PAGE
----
Courtney Pendleton, MD
Neurosurgeon specializing in peripheral
Stony Brook Neurosciences Institute
Stony Brook Medicine
Courtney Pendleton, MD
Courtney Pendleton, MD, a neurosurgeon who is fellowship trained in peripheral nerve disorders, explains what peripheral nerves are, problems that can arise with them and how they can be treated.
What are peripheral nerves?
I like to think of the nervous system as a large tree. The spinal cord is the trunk, and travels from your neck all the way down to your tail bone. Along the way it sends off branches – the major peripheral nerves. These nerves give off smaller and smaller branches and twigs that travel all the way down to the tips of your fingers and toes. These are minor peripheral nerves. All these branches and twigs – the peripheral nerves – do three things: they affect your motor skills (muscle strength, movement and power); your sensory skills (ability to feel); and they can trigger pain (usually a burning or “electrical” type of pain).
What problems can happen to them?
Peripheral nerve issues fall into three main categories: trauma, tumors and entrapment.
Trauma. Nerves can be injured in lots of different ways; they can be stretched, torn, bruised and cut. Sometimes, it’s possible to repair a nerve by sewing the cut ends back together. Sometimes the nerve can’t be repaired, but other nerves can be moved around to help give motor and sensory function back – these are what we call nerve transfers and nerve grafts. And sometimes, the nerve doesn’t need surgery! It just needs time to recover.
Tumors. People can develop tumors inside their nerves. The nerves are made up of a lot of little strands – about the size of a piece of thin spaghetti. To remove tumors inside the nerves, I move those strands away from the tumor, keeping that part of the nerve safe. Then I can take the tumor out. Most of these tumors are benign (non-cancerous). Very rarely, people can have malignant tumors – cancers – growing inside their nerves. These are complicated, and we have a large team at Stony Brook to make sure those individuals have the right care from start to finish.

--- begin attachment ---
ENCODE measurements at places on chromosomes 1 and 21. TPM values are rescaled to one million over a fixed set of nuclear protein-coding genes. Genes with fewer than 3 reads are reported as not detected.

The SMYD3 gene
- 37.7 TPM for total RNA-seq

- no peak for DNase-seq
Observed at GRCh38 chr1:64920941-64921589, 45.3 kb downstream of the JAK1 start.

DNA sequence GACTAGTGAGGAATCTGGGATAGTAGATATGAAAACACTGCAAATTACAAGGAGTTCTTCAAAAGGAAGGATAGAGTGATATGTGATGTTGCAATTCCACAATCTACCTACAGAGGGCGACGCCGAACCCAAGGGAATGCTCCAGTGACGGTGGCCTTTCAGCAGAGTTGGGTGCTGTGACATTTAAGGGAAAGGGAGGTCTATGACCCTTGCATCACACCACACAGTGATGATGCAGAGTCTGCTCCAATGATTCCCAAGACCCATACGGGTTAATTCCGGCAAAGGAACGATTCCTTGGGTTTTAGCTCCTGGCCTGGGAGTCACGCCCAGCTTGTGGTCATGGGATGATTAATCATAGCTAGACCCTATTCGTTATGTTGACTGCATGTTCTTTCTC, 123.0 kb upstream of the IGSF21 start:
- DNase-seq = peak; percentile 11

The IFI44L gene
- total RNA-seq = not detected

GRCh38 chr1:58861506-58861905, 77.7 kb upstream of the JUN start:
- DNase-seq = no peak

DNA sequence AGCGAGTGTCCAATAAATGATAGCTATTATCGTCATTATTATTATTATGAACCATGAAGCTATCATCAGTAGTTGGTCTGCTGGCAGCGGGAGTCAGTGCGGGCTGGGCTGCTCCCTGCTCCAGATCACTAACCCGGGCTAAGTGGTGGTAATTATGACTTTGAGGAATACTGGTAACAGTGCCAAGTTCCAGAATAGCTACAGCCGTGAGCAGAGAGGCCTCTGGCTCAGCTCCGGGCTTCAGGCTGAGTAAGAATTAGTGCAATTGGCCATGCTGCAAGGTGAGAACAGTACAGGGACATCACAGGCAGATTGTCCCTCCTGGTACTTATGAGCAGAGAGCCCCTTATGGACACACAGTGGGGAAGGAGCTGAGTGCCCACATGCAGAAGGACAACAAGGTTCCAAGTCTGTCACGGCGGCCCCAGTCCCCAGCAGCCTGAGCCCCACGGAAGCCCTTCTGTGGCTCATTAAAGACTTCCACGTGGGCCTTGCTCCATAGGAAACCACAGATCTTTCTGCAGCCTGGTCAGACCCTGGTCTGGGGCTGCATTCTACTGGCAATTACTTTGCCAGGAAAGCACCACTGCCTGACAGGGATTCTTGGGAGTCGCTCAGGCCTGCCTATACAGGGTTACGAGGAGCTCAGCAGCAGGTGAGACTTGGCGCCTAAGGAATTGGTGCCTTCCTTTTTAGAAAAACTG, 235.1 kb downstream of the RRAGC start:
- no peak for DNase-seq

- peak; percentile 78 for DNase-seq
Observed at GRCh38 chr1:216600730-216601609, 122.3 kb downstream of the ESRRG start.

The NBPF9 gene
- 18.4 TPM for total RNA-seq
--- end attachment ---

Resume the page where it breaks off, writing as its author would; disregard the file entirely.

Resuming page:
Entrapments. As the nerves go from the spinal cord out to your arms, legs, fingers and toes, they pass through narrow spaces called “tunnels.” If those tunnels are really small, the nerves can get compressed and cause motor, sensory and pain problems like carpal tunnel syndrome of the wrist, which is the most common type. Entrapments can also happen at the elbow (your “funny bone” is actually a nerve entering a tunnel), knee and ankle. Minor surgery can open the tunnel.
Sometimes, people can get inflammation of the nerves. In those cases, I either take a biopsy of a skin nerve (only sensory), or take a small piece of a bigger nerve (motor and sensory) to get information so our medical team can make a diagnosis and develop a treatment plan.
How do I know if I have a peripheral nerve problem?
If you’re experiencing muscle weakness, loss of sensation that’s numb like ice or prickly like your foot being asleep, or burning/electrical pain – you might have an issue with a peripheral nerve. Sometimes problems in the brain or spine can cause similar symptoms. Sometimes problems with your joints (hips, knees, shoulders) can cause similar symptoms. Your primary care team can help decide what specialist is the best fit for your symptoms. I’m happy to see any patient with any peripheral nerve concerns. I’m also trained to perform brain and spine surgery.
Why Stony Brook?
As the only neurosurgeon on Long Island who is fellowship trained in peripheral nerve disorders, I bring new expertise and innovative procedures to Stony Brook and the region. There’s no need to travel far for the latest advances in technology and care. But don’t just take my word for it. U.S. News & World Report recently ranked Stony Brook University Hospital in the top 4 percent nationwide in Neurology and Neurosurgery. This was out of 1,245 hospitals across the U.S. that offer the same services and met the criteria to be evaluated.
For an appointment with Dr. Pendleton, call (631) 444-1213. Learn more at neuro.stonybrookmedicine.edu